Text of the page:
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Sun Damage: Bake Now, Pay Later

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Picture this: you’re lying on a white sand beach in your bikini, listening to nothing but the salty surf ebb and flow upon the shore. Sounds delightful, right? For plenty of people, summer means spending time at the shore.

And many are still willing to accept the risk of skin cancer in exchange for a glowing tan. If you’re one of them, and you’re ready to accept the risk of cancer, are you also ready to accept the way you’ll look at 40? At 50?

As you sit in the sun without protection, you’re essentially baking your delicate skin even if you never get sunburned. Those harmful UVA and UVB rays can cause cancer, and that should be reason enough to take the necessary precautions. But the sun’s rays have several other adverse effects as well—causing problems that won’t show up right away.

And that’s really the insidious thing about tanning. The immediate payoff is a just-off-the-beach glow, a look that is highly desirable. But you’ll pay a price later on, sacrificing youthful looking skin in middle age—also highly desirable. If you choose a sun tan now, you will almost certainly regret it later.

One of the most telltale signs of sun damage is wrinkled skin. As your skin absorbs UVA/UVB rays, its natural elastin is slowly destroyed. Elastin is the stretchy protein in the skin that makes it tight, firm and able to bounce back from strain and distress. As we age, elastin breaks down, causing fine lines and wrinkles. The sun intensifies this process. If you’re a constant tanner, you can expect that by your 40s your skin will look up to ten years older.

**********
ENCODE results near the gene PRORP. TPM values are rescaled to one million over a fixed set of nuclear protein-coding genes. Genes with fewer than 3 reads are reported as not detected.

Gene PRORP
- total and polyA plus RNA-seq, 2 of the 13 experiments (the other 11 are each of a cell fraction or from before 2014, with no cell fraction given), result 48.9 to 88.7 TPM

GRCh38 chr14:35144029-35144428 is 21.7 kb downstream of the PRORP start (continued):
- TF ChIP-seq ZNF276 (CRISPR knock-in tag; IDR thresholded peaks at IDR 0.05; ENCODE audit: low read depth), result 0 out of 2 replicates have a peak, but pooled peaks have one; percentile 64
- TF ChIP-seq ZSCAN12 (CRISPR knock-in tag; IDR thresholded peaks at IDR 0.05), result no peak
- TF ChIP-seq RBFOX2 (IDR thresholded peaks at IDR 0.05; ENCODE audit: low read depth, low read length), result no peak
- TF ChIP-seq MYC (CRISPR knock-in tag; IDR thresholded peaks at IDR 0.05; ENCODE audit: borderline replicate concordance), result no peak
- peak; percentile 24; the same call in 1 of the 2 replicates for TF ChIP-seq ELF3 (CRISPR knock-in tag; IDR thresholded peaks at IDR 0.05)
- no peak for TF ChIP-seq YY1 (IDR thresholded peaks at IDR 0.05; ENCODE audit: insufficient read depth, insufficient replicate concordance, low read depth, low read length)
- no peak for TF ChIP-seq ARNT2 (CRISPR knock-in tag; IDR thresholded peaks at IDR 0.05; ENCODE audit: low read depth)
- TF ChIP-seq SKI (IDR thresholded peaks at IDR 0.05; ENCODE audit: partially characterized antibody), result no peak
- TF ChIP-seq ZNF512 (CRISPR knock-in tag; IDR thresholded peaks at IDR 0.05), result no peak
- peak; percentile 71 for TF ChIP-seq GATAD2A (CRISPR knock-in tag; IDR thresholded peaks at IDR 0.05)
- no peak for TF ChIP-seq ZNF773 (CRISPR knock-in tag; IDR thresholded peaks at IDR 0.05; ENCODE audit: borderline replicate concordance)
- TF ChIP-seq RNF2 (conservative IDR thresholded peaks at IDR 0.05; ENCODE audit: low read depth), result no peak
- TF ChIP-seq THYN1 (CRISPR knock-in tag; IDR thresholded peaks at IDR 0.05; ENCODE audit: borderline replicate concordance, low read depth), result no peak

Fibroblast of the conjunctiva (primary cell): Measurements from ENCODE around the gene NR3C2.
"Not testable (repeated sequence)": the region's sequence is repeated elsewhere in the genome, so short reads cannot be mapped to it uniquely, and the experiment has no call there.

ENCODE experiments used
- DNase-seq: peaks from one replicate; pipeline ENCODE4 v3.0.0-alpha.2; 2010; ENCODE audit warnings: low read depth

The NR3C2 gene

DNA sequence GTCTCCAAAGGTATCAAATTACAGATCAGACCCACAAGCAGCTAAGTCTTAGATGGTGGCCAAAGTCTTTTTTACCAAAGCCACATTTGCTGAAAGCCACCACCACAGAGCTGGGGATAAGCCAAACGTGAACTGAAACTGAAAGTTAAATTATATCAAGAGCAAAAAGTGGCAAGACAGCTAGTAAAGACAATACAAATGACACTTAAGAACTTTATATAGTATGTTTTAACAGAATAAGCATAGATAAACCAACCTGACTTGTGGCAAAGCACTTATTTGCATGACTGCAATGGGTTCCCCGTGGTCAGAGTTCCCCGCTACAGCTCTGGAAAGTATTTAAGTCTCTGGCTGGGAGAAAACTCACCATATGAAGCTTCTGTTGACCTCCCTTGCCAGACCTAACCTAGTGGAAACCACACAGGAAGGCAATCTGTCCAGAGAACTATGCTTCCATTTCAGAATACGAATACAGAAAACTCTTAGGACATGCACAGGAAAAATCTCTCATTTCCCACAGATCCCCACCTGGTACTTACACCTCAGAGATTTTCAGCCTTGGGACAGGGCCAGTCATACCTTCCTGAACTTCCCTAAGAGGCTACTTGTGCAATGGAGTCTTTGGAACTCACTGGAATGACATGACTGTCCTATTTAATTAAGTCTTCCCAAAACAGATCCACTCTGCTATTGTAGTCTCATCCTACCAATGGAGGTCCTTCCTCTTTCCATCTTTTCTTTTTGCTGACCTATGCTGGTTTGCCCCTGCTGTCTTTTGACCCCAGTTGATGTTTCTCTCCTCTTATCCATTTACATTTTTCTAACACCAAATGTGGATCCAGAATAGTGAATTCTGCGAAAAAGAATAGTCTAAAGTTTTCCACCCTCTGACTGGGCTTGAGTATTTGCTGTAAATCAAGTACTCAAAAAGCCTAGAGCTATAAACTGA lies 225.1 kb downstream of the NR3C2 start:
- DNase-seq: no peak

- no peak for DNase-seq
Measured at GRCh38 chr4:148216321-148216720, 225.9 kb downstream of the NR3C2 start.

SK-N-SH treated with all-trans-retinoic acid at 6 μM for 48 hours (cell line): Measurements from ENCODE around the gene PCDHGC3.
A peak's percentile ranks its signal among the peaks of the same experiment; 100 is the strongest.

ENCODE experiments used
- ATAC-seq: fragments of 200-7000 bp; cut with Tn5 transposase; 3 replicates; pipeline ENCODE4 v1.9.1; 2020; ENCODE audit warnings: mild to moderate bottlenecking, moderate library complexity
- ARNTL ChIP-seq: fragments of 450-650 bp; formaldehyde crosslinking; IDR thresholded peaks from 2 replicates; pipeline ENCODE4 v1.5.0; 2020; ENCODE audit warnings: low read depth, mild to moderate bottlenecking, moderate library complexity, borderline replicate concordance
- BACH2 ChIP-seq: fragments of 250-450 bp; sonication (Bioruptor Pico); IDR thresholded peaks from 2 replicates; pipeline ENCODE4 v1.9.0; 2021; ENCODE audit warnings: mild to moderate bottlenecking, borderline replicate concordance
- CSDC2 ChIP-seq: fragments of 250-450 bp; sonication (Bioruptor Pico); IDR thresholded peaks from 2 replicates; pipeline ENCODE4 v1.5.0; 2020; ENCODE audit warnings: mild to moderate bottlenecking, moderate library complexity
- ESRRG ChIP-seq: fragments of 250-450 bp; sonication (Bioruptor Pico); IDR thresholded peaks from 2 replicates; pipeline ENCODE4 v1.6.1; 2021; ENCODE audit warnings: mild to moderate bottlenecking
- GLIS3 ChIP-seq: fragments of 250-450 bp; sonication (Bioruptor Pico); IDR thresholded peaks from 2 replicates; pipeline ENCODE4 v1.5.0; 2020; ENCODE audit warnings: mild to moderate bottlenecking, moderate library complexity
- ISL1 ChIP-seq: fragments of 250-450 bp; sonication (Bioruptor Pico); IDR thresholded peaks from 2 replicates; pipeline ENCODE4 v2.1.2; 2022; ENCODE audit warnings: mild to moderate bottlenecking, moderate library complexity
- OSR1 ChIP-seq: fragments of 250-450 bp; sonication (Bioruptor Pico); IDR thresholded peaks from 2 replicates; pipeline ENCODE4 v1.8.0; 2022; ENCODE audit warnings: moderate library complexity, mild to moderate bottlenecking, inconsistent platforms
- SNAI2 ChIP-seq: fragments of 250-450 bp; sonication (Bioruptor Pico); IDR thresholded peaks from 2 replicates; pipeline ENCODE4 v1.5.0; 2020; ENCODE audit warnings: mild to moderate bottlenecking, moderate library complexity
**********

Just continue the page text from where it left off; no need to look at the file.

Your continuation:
Cumulative exposure to the sun can also cause your skin to develop areas of discoloration and unattractive spots. When we’re exposed to the sun, skin cells automatically assume a position of defense. Cells that reside in the epidermis called melanocytes produce melanin—a substance that acts as a fortress against the sun’s harmful beams. The tan you see after a day in the sun is actually the melanin reacting to the light it’s been exposed to. If too much melanin is produced, it can create areas of abnormal skin coloration, liver spots and unsightly freckles.

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EmpowHER Guest

What a joke, I cant believe you would reccomend a sunless tanning lotion as an alternative. The cosmetic industry is a 35 billion dollar year industry as it relates to this SunScare message! Staining your skin with chemicals is not a smart idea.

instead of indorsing products may prove to be doing more harm than good, why not eductae people on how much UV exposure is enough for Vit D production.

Im so tired of reading stuff about the sun killing us. Use common sence, without sun we wouldn't be here.

signed annoyed!

August 12, 2009 - 7:25am
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We value and respect our HERWriters' experiences, but everyone is different. Many of our writers are speaking from personal experience, and what's worked for them may not work for you. Their articles are not a substitute for medical advice, although we hope you can gain knowledge from their insight.